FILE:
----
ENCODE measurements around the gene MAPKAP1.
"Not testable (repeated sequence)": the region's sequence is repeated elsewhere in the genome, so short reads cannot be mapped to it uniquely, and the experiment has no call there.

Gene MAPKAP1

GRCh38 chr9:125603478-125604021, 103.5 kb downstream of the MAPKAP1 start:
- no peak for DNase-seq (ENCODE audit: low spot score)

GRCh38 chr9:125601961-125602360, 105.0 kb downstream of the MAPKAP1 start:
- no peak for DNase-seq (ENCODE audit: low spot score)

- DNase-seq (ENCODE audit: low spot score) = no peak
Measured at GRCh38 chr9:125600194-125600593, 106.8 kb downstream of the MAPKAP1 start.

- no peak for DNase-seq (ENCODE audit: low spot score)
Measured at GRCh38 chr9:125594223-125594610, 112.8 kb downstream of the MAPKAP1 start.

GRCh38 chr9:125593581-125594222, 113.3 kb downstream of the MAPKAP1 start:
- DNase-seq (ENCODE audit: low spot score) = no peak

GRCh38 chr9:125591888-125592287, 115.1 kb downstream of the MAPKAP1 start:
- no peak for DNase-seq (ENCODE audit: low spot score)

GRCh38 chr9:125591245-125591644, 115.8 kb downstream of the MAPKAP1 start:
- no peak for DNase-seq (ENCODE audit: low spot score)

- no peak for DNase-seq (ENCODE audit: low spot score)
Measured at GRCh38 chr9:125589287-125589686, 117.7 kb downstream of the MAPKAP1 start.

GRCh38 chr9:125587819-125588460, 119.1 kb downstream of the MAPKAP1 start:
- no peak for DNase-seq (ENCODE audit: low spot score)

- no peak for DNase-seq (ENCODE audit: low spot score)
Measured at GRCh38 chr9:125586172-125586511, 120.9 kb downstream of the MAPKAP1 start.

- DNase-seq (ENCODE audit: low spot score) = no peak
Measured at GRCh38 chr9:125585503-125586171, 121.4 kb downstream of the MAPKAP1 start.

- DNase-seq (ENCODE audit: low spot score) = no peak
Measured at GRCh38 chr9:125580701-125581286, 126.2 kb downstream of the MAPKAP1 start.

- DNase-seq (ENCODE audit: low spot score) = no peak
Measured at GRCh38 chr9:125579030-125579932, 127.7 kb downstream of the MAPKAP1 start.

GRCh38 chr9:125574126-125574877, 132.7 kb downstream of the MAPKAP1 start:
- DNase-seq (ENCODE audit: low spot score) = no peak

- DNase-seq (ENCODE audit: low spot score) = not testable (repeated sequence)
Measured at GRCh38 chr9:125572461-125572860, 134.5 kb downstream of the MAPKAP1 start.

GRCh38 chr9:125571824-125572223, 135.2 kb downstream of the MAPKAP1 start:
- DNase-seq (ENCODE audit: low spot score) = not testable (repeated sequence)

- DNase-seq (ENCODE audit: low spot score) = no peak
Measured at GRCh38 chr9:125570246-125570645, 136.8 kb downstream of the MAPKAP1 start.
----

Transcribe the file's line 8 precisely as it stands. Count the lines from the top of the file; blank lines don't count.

- DNase-seq (ENCODE audit: low spot score) = no peak